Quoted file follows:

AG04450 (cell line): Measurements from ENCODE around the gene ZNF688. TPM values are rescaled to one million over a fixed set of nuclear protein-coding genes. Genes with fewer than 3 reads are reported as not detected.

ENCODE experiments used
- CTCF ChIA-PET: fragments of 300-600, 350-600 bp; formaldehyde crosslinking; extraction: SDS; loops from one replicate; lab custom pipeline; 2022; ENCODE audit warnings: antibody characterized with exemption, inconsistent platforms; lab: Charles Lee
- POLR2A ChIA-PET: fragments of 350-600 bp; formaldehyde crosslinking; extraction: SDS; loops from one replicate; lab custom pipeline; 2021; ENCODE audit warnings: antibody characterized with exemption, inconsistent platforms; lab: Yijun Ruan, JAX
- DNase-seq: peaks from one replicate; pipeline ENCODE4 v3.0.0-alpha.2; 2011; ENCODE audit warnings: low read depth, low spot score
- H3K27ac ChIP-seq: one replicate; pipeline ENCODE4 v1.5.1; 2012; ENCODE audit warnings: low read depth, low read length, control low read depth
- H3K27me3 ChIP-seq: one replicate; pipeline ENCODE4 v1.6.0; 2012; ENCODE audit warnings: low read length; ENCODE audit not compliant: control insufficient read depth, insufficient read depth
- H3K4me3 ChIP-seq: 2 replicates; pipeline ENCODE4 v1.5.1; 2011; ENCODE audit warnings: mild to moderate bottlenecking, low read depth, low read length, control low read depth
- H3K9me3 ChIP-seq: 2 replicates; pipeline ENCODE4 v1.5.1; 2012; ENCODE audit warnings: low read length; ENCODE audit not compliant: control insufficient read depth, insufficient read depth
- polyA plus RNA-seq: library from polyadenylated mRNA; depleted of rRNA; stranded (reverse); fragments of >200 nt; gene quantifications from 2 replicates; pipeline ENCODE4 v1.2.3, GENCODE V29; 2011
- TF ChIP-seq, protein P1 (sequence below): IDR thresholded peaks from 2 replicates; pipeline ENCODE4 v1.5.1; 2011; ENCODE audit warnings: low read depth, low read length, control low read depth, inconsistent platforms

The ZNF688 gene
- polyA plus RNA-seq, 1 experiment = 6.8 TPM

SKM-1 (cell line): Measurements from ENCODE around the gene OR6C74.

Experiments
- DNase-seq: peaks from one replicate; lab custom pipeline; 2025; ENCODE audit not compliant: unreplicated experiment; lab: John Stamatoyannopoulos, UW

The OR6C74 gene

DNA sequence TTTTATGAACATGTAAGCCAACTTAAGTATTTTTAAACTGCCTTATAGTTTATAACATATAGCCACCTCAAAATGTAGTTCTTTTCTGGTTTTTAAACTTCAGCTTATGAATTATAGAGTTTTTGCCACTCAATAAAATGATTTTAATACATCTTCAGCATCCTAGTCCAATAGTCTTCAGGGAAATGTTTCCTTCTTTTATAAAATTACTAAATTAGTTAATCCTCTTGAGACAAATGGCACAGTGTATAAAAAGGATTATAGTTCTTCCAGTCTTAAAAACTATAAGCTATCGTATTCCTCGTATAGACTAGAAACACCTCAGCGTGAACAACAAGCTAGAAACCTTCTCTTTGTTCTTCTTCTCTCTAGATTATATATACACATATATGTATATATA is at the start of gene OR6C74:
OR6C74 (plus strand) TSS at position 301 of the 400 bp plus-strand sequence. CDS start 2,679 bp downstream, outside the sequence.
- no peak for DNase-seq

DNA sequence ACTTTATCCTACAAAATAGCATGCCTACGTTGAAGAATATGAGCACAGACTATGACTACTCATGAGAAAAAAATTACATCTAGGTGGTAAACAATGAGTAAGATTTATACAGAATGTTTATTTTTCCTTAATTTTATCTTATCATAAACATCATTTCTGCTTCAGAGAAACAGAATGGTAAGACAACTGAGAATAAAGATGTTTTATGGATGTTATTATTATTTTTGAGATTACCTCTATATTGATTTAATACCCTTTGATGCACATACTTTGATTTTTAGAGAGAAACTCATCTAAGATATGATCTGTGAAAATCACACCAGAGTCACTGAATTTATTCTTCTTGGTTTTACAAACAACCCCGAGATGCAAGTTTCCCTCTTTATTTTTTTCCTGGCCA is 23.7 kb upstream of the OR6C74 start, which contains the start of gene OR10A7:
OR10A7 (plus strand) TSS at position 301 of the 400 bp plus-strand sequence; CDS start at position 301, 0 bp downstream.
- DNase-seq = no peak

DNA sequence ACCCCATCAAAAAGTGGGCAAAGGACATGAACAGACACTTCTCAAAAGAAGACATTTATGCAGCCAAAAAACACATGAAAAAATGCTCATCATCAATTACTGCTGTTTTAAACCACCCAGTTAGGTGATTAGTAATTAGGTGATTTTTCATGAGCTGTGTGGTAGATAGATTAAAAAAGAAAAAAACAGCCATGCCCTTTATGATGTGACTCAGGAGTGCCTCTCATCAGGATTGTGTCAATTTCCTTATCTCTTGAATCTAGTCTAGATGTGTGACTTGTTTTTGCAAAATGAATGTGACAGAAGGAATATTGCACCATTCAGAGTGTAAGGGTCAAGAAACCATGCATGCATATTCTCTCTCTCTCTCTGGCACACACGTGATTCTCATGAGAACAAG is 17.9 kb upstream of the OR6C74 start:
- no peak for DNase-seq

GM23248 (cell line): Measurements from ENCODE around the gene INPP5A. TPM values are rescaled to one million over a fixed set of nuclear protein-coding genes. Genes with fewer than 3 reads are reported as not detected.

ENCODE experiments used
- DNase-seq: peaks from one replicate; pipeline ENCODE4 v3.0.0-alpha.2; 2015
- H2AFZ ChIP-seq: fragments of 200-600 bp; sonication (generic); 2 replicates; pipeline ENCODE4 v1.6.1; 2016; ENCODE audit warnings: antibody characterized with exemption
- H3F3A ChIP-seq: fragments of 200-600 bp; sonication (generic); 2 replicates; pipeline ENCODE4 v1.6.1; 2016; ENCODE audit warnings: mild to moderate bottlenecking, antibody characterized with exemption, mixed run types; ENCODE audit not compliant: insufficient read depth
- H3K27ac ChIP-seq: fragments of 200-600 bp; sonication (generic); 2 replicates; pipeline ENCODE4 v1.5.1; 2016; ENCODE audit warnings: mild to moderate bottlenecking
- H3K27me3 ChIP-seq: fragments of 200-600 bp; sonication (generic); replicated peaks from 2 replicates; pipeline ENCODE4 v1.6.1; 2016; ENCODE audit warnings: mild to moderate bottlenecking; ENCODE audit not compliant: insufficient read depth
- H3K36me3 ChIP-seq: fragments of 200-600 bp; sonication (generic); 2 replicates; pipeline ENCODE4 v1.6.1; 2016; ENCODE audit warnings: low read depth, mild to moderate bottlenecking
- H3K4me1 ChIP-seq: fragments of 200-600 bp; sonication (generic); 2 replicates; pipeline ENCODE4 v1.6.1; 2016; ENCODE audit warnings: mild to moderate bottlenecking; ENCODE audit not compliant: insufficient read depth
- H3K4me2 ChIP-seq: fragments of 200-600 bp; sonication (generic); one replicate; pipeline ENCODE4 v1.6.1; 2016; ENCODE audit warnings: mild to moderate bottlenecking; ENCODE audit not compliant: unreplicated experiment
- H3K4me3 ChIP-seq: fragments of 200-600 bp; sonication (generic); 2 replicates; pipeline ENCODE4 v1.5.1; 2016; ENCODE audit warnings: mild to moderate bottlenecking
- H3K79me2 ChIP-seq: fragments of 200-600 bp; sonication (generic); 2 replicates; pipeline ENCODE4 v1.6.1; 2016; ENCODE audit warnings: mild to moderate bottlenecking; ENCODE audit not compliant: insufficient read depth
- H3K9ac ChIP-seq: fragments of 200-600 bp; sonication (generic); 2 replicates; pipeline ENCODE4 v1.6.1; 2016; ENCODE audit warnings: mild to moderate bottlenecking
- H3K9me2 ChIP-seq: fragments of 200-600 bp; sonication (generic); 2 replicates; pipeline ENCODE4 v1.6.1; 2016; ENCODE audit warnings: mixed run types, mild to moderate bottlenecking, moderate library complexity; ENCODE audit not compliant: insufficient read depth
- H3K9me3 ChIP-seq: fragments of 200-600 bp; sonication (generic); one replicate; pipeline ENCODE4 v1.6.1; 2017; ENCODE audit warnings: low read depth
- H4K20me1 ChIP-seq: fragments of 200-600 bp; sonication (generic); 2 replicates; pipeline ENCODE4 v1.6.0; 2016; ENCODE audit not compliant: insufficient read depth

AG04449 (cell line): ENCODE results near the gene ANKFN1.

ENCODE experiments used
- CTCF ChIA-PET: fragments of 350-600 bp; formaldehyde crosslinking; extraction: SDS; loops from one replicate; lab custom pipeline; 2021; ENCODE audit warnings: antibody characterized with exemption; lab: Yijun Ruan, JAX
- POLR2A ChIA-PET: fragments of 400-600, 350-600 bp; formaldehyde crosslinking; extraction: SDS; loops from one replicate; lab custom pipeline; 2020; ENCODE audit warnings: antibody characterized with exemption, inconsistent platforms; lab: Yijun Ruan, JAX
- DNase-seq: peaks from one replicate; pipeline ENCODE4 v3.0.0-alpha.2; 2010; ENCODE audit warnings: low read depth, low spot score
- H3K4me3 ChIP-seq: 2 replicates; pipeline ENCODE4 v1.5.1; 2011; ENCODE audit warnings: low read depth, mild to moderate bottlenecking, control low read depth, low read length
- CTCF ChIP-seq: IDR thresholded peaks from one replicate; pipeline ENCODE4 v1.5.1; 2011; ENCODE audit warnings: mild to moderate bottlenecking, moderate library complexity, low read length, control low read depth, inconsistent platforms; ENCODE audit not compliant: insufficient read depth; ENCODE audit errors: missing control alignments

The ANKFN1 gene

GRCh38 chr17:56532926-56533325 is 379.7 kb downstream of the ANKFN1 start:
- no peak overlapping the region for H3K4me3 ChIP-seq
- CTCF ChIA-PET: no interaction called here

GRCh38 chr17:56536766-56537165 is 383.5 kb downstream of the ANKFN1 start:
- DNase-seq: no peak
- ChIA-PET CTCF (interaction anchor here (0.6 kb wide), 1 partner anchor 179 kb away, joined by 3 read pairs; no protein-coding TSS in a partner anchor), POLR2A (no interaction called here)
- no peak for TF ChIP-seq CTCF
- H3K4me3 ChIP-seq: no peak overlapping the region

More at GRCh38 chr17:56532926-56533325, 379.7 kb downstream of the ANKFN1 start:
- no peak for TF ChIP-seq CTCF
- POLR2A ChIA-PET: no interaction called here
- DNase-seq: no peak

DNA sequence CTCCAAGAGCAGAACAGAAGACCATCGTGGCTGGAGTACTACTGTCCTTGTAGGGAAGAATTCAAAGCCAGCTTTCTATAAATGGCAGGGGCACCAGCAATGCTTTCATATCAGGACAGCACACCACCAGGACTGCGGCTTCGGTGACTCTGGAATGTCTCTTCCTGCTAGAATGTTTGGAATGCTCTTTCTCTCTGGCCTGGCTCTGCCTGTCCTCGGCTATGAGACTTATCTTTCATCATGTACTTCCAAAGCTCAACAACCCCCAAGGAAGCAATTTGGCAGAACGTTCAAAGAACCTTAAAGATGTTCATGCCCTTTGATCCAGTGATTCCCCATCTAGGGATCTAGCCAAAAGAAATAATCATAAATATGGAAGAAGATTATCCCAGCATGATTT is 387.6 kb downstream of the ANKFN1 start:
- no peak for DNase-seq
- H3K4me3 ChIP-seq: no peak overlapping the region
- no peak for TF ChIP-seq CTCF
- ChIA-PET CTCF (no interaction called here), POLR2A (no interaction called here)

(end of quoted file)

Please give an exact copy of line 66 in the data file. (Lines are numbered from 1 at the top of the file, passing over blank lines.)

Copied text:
- ChIA-PET CTCF (no interaction called here), POLR2A (no interaction called here)